For example, China pledged to establish a continent-wide currency-swap initiative to promote its financial cooperation with African economies. Another program included measures further promoting trade and investment, with Beijing making it clear that it was open to signing a “comprehensive free trade agreement” with African countries in the future.
With a pledge to build cultural centers in Africa and to provide funding for 200 African academics and 500 African students to visit China each year, as well as 2,000 spots in schools and 30,000 government scholarships, China was also visibly seeking to advance its soft power agenda on the continent.
Through a more comprehensive approach than it has previously adopted, China’s new Africa strategy has also extended into the field of security. In the past couple of years, China has sought to play a larger role in Africa’s security landscape. By deploying its first-ever battalion to reinforce UN peacekeepers in South Sudan, China has actively participated in the mediation of the Sudan-South Sudan conflict. Just a week prior to the FOCAC forum, China announced that it would establish its first overseas military outpost in Djibouti.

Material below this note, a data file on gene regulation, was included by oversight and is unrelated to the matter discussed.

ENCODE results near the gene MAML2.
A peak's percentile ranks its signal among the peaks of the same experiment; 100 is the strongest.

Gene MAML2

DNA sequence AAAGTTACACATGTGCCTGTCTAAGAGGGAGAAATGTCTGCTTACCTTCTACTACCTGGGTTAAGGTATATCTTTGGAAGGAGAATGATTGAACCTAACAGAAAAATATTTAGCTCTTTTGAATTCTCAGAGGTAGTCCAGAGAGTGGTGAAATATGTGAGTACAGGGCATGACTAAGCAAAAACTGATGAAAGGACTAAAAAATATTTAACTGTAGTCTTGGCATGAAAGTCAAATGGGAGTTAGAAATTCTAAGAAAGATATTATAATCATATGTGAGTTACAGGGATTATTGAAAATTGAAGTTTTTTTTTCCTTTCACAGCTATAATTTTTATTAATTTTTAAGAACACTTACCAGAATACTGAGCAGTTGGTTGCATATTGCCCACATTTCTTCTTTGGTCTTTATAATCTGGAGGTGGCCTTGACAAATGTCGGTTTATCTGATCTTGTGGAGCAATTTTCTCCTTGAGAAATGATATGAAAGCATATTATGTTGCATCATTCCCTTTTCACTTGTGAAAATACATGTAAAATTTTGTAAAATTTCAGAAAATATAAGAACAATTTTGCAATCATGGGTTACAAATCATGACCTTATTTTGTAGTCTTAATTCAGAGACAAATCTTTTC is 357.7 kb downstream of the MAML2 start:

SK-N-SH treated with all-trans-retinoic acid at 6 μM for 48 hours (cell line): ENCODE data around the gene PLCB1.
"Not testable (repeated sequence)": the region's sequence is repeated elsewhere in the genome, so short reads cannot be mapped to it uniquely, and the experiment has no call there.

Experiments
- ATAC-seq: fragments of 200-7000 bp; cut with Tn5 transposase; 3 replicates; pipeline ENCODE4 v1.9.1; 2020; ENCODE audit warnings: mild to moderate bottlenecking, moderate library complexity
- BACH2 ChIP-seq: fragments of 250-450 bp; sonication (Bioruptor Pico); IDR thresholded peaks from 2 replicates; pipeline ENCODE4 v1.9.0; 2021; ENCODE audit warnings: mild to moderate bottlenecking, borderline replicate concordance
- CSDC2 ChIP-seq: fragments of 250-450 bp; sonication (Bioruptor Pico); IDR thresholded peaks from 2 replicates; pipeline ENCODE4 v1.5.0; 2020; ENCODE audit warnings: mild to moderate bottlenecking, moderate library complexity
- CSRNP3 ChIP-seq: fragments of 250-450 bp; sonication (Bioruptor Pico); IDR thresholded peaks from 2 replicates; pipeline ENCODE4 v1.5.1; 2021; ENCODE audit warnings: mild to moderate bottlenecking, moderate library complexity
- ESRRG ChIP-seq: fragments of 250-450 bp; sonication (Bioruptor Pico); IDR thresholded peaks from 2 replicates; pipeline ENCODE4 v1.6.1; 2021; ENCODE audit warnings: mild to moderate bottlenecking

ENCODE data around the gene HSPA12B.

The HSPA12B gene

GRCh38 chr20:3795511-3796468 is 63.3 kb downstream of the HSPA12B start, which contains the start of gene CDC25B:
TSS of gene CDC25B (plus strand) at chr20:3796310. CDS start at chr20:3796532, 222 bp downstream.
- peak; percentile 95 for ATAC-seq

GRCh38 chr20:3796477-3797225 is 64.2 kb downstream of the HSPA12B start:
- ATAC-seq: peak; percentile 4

Outlining a “China-Africa peace and security program” during the forum, Xi repeated an earlier pledge to provide US$60 million to “assist the African Union to build and maintain its army, both its regular army and crisis response [divisions], as well as to support UN peacekeeping in Africa.” Analysts believe that a major goal behind China’s increased support for the African Union army is to better protect both its personnel and its investments by helping maintain stability.
The ambitiousness of China’s new Africa policy also leaves many questions unanswered. For example, it remains unclear how the US$60 billion aid and loan package and the 10 new programs will be allocated. While somewhat deflecting nagging international accusations of “neo-colonialism,” the new initiative has instead been met with criticism in China, with many warning that Beijing is “overreaching” by further stretching its financial resources and issuing expensive commitments to a distant continent while so many within its own borders continue to live in poverty, especially at a time when China’s own economic growth has faltered.
As political and economic realities continue to evolve both globally and locally, what China’s new Africa initiative will actually accomplish remains an open question. (Source: NewsChina)